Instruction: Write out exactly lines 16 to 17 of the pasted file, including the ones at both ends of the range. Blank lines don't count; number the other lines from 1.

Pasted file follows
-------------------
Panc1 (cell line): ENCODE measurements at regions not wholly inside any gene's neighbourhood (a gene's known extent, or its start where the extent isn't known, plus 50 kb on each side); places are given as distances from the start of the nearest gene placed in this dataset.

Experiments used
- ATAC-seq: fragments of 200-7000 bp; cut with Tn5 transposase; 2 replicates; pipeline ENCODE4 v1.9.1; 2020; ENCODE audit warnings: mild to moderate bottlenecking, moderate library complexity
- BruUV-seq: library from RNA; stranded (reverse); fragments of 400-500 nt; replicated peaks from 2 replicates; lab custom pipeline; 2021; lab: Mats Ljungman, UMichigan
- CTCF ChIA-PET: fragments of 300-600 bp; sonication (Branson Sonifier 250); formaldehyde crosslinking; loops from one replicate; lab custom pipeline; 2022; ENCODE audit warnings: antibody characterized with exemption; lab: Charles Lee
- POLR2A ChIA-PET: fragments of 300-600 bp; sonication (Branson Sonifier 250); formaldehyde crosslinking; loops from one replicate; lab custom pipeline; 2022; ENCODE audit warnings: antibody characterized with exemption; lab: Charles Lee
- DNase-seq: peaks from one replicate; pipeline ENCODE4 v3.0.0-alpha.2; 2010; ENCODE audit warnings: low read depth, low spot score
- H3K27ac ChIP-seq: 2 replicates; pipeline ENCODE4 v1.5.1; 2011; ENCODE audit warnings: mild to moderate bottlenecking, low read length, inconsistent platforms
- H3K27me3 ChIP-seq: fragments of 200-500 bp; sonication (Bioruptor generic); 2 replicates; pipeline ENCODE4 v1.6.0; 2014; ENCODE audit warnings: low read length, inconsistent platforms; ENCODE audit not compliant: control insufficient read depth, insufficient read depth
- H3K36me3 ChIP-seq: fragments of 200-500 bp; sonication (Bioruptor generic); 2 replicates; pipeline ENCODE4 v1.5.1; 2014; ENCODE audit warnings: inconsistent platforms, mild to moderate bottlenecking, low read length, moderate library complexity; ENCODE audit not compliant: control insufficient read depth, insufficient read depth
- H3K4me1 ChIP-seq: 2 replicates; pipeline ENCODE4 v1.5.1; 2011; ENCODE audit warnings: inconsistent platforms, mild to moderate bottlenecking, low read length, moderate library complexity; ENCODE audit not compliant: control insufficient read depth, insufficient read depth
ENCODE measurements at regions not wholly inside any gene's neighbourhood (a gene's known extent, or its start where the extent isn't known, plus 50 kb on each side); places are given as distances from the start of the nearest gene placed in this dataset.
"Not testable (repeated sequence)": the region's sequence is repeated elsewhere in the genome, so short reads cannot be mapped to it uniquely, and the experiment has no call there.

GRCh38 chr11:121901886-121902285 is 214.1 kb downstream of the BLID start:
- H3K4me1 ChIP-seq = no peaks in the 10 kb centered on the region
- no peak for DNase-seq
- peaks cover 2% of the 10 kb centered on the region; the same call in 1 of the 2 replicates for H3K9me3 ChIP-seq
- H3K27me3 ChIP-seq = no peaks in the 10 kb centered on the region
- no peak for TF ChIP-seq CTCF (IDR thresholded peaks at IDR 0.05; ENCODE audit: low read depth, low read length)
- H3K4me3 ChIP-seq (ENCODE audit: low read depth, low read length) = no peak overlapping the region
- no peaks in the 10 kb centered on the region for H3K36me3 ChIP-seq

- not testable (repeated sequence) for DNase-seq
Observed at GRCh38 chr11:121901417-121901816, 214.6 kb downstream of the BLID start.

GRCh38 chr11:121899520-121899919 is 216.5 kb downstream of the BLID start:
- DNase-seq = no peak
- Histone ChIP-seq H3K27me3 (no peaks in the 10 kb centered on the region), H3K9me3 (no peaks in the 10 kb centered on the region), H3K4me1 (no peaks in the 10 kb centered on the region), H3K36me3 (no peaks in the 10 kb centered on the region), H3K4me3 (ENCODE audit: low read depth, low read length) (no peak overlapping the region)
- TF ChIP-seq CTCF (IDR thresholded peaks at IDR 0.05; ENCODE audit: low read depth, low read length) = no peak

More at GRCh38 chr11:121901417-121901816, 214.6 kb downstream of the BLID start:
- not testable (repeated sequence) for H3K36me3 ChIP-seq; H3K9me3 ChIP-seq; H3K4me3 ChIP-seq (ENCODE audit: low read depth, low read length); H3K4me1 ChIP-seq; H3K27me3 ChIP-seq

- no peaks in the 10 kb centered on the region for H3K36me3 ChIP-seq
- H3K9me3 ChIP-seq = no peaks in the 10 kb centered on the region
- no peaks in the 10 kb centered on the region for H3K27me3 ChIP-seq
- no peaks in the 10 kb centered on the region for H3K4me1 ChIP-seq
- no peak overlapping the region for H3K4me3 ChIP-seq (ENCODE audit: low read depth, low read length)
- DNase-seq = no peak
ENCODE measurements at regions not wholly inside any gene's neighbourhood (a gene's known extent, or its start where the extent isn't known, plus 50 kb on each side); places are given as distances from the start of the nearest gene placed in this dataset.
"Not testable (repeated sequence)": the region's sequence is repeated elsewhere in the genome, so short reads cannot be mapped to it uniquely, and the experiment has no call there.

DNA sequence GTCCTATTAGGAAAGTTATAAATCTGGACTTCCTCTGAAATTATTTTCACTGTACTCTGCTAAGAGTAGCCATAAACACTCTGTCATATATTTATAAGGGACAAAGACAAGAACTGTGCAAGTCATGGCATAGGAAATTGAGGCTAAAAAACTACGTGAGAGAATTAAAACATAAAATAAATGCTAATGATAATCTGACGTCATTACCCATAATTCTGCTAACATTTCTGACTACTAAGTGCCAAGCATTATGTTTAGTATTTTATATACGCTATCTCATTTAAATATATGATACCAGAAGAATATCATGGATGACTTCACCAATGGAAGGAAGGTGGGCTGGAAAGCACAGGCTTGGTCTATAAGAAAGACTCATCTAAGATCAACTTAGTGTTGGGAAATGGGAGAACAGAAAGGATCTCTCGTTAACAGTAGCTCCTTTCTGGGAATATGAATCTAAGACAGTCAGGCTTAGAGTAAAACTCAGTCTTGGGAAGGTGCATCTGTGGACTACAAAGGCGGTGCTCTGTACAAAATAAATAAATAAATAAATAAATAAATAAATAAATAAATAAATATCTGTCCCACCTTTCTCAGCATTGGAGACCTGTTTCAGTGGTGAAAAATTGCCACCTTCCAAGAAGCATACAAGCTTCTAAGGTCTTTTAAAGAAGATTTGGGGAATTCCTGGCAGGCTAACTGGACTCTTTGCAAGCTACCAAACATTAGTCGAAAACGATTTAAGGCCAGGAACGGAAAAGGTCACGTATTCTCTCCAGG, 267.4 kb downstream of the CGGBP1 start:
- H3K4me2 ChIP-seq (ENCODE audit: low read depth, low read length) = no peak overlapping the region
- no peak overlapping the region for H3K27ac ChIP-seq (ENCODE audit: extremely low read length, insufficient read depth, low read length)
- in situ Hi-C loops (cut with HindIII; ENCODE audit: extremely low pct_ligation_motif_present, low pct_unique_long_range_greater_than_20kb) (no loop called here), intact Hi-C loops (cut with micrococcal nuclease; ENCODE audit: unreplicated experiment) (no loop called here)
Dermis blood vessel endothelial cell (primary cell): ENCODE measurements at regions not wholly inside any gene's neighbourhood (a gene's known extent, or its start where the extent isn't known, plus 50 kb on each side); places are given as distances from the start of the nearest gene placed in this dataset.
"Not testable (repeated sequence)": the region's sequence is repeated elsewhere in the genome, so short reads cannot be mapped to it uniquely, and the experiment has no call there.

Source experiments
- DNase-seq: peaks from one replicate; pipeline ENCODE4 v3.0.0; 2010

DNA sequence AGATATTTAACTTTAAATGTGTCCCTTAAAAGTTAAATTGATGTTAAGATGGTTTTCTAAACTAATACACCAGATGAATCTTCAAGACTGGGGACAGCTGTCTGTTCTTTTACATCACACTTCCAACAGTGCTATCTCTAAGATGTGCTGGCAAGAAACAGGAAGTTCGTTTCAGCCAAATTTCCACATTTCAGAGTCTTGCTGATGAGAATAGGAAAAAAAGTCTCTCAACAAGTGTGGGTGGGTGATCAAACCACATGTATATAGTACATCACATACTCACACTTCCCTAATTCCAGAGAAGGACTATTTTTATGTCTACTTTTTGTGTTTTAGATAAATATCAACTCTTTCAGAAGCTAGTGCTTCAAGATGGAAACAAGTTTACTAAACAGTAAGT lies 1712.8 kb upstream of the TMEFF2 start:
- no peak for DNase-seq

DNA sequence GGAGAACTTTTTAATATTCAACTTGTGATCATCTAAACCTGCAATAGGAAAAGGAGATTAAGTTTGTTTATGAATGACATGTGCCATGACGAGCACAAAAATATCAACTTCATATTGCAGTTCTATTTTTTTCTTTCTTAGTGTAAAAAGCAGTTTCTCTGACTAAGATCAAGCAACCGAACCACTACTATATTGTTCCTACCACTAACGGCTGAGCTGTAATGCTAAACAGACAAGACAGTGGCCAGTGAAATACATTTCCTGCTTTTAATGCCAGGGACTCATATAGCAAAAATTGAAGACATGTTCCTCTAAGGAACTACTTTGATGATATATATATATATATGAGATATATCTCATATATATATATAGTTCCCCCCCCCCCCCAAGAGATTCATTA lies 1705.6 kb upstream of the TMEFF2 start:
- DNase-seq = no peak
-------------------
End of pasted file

- no peak for DNase-seq
- peaks cover 2% of the 10 kb centered on the region; the same call in 1 of the 2 replicates for H3K9me3 ChIP-seq